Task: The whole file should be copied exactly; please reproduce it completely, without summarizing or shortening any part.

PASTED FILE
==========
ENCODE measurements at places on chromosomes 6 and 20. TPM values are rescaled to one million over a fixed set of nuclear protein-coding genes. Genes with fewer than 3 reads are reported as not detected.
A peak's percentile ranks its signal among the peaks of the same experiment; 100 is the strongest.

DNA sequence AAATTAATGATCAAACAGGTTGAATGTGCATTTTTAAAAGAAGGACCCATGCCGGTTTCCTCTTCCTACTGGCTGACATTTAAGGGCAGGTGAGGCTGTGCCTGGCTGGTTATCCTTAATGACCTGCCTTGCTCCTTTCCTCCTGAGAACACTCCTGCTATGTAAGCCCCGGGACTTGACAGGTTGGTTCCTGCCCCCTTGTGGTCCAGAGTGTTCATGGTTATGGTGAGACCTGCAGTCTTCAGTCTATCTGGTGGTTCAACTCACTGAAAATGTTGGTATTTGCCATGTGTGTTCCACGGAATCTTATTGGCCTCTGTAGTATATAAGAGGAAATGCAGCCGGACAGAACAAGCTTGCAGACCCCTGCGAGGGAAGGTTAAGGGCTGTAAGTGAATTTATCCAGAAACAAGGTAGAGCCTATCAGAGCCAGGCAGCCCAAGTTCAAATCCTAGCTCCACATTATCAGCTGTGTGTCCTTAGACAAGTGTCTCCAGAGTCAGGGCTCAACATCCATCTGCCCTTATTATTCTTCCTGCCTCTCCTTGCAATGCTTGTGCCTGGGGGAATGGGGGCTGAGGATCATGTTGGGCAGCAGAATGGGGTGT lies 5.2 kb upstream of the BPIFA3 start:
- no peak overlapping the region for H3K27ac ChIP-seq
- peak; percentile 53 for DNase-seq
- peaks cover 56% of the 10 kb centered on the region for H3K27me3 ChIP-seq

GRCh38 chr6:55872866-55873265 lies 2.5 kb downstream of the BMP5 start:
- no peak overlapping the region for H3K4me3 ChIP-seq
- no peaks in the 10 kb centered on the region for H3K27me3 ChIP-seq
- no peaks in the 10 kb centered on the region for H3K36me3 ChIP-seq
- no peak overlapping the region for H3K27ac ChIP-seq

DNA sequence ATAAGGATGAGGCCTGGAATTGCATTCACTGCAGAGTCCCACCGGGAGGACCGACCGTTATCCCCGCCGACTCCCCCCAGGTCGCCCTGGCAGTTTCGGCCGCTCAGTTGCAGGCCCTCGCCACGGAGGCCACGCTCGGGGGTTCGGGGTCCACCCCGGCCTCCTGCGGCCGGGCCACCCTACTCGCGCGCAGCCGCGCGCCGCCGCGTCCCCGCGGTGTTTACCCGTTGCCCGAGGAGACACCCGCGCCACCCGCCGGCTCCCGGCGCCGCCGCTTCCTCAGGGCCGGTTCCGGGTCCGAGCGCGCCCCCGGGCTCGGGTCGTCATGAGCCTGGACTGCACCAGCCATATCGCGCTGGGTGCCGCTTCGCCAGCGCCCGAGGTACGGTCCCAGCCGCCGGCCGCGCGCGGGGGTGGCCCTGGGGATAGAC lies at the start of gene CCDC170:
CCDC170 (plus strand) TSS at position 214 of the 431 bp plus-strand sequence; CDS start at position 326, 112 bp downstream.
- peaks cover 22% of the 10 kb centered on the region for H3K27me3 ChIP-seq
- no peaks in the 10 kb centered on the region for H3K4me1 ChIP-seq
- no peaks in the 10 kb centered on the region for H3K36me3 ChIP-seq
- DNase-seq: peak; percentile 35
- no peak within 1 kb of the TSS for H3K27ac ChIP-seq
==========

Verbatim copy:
ENCODE measurements at places on chromosomes 6 and 20. TPM values are rescaled to one million over a fixed set of nuclear protein-coding genes. Genes with fewer than 3 reads are reported as not detected.
A peak's percentile ranks its signal among the peaks of the same experiment; 100 is the strongest.

DNA sequence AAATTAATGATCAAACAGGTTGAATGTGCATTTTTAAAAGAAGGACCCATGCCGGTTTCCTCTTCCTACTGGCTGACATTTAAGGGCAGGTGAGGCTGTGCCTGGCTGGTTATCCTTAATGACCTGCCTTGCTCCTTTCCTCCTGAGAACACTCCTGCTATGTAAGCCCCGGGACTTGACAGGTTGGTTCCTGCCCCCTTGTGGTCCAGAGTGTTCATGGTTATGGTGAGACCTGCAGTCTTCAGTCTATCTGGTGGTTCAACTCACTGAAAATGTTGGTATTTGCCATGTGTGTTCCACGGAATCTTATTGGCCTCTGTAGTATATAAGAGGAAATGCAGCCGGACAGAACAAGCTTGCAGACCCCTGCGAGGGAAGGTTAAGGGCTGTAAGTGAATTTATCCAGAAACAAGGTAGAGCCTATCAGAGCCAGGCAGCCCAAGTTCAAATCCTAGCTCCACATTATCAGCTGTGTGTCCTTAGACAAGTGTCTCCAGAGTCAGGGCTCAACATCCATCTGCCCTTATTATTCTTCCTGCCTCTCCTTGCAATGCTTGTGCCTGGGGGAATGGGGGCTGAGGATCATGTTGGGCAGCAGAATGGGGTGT lies 5.2 kb upstream of the BPIFA3 start:
- no peak overlapping the region for H3K27ac ChIP-seq
- peak; percentile 53 for DNase-seq
- peaks cover 56% of the 10 kb centered on the region for H3K27me3 ChIP-seq

GRCh38 chr6:55872866-55873265 lies 2.5 kb downstream of the BMP5 start:
- no peak overlapping the region for H3K4me3 ChIP-seq
- no peaks in the 10 kb centered on the region for H3K27me3 ChIP-seq
- no peaks in the 10 kb centered on the region for H3K36me3 ChIP-seq
- no peak overlapping the region for H3K27ac ChIP-seq

DNA sequence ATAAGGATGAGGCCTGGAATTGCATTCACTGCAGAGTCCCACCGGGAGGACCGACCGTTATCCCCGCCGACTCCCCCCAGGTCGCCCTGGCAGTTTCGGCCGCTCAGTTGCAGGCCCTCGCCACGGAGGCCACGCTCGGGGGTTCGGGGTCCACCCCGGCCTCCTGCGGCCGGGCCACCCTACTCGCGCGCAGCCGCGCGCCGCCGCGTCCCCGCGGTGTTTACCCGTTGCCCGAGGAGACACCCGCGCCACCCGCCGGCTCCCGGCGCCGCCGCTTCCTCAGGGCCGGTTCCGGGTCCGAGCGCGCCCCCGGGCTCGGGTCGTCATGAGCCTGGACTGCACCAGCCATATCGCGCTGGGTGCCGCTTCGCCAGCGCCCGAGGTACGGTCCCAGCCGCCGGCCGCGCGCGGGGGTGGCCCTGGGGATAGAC lies at the start of gene CCDC170:
CCDC170 (plus strand) TSS at position 214 of the 431 bp plus-strand sequence; CDS start at position 326, 112 bp downstream.
- peaks cover 22% of the 10 kb centered on the region for H3K27me3 ChIP-seq
- no peaks in the 10 kb centered on the region for H3K4me1 ChIP-seq
- no peaks in the 10 kb centered on the region for H3K36me3 ChIP-seq
- DNase-seq: peak; percentile 35
- no peak within 1 kb of the TSS for H3K27ac ChIP-seq